Colon cancer metastasis: MACC1 and Met as metastatic pacemakers


  • F. Arlt
  • U. Stein


  • International Journal of Biochemistry and Cell Biology


  • Int J Biochem Cell Biol 41 (12): 2356-2359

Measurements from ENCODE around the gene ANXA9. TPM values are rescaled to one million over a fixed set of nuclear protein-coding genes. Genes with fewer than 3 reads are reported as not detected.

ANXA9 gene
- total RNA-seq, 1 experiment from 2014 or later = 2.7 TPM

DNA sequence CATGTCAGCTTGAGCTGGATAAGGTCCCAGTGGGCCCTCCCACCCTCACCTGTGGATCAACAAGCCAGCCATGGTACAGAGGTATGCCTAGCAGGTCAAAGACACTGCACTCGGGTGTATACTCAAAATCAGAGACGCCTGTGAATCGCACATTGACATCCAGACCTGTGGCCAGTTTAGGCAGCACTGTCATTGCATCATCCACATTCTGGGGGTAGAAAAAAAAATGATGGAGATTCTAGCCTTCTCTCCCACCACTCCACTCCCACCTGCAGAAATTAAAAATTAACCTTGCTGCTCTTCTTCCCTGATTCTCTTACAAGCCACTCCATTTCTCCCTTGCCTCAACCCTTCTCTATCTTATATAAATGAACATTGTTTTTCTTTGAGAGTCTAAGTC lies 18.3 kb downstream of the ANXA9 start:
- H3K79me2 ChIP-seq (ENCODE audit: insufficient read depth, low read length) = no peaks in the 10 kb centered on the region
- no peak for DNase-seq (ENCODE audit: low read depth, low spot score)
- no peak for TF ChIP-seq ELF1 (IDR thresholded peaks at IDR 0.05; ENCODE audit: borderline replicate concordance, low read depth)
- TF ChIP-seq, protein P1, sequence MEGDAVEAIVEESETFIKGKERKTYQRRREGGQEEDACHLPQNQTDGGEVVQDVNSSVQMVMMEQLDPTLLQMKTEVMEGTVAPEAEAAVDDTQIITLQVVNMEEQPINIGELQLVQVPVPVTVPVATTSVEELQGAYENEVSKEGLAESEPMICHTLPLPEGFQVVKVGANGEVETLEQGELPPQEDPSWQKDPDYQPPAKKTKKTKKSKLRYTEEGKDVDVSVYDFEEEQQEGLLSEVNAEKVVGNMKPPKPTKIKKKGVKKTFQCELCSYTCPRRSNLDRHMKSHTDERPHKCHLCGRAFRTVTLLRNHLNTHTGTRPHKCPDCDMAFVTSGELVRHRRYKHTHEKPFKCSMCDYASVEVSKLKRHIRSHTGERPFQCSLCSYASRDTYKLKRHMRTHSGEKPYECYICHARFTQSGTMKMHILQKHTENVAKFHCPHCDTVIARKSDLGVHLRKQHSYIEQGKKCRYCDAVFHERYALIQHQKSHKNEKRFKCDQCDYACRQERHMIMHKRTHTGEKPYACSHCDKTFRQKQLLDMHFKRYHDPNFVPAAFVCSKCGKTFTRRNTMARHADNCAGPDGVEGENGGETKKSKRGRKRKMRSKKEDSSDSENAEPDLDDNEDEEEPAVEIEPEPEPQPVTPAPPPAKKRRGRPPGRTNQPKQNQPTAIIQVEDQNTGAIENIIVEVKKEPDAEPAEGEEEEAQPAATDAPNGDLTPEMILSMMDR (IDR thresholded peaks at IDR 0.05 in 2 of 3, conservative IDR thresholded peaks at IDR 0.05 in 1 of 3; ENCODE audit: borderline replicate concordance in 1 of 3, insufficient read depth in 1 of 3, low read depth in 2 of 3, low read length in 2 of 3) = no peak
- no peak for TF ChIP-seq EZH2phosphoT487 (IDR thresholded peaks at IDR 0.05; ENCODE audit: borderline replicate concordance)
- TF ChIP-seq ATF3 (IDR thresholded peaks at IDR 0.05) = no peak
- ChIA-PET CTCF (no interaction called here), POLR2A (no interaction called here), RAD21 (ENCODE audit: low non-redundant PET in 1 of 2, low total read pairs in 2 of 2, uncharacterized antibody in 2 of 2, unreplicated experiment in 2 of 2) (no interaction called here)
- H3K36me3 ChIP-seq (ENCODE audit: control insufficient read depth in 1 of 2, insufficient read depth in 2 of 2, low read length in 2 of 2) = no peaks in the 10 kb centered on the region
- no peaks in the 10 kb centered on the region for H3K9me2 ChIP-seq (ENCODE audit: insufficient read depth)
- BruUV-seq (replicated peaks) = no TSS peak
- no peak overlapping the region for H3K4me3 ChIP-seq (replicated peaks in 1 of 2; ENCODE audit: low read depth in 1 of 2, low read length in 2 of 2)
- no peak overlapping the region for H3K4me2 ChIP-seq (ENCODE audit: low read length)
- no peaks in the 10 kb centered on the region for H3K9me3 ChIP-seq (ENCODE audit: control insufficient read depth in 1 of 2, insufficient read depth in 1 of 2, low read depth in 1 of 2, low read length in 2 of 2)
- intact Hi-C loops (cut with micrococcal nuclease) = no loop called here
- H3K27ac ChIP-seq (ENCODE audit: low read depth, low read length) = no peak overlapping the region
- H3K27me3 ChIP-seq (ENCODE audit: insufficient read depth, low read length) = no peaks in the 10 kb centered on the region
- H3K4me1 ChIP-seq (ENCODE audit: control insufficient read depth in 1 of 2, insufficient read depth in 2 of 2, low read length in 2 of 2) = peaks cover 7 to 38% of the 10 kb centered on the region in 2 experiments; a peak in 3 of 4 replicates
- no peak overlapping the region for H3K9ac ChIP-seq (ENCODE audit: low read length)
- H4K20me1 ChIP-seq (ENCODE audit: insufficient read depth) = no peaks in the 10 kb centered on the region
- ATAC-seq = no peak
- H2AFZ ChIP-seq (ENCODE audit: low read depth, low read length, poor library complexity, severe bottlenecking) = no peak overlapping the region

• Colon cancer is still the second most frequent malignancy in the Western world. Despite major efforts in diagnosis and treatment it is one of the leading causes of cancer related deaths. The metastatic dissemination of primary tumors is directly linked to patient's survival and accounts for about 90% of all colon cancer deaths. Current clinical predictions on whether colon cancer will metastasize are mainly defined by histopathological staging, describing the tumor spread within a surgical specimen. This review focuses on the need for molecular-based staging as essential prerequisite for individualized diagnosis, prognosis and therapy. Molecular determinants for progression and metastasis of colon cancer are discussed. Moreover, a newly identified molecule playing a decisive role in colon cancer metastasis is highlighted: MACC1. MACC1 acts as a key regulator of the metastasis-inducing HGF/Met pathway, predicts the risk for metastasis in early cancer stages, and represents a novel target to attack metastasis.